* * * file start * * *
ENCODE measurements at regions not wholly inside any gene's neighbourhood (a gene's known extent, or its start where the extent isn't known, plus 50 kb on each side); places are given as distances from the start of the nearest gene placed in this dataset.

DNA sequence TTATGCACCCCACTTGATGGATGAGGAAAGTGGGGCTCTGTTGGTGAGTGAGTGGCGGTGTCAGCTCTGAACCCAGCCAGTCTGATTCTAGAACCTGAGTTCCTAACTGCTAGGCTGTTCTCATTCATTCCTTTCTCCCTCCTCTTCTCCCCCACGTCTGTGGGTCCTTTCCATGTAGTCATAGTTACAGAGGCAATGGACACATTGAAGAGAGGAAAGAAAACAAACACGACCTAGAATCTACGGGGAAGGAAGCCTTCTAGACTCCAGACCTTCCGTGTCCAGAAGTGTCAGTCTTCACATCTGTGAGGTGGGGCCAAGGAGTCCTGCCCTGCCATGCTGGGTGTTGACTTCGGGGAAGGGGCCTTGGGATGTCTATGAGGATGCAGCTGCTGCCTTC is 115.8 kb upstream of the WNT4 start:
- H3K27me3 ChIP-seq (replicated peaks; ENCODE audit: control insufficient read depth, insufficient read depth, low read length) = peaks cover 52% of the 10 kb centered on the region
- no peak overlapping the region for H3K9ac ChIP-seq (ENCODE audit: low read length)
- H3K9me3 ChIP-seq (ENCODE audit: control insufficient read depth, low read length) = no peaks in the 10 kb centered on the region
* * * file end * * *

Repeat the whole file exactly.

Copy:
ENCODE measurements at regions not wholly inside any gene's neighbourhood (a gene's known extent, or its start where the extent isn't known, plus 50 kb on each side); places are given as distances from the start of the nearest gene placed in this dataset.

DNA sequence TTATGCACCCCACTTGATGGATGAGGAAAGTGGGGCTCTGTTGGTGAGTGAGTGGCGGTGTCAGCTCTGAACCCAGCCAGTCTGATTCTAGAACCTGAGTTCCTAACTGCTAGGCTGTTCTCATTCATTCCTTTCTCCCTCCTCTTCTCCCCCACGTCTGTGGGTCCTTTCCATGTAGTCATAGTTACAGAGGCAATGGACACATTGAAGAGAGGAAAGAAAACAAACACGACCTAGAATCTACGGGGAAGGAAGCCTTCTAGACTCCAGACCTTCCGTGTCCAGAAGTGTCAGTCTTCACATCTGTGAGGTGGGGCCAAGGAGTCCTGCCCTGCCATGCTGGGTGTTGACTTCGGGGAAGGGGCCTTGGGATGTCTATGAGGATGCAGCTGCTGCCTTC is 115.8 kb upstream of the WNT4 start:
- H3K27me3 ChIP-seq (replicated peaks; ENCODE audit: control insufficient read depth, insufficient read depth, low read length) = peaks cover 52% of the 10 kb centered on the region
- no peak overlapping the region for H3K9ac ChIP-seq (ENCODE audit: low read length)
- H3K9me3 ChIP-seq (ENCODE audit: control insufficient read depth, low read length) = no peaks in the 10 kb centered on the region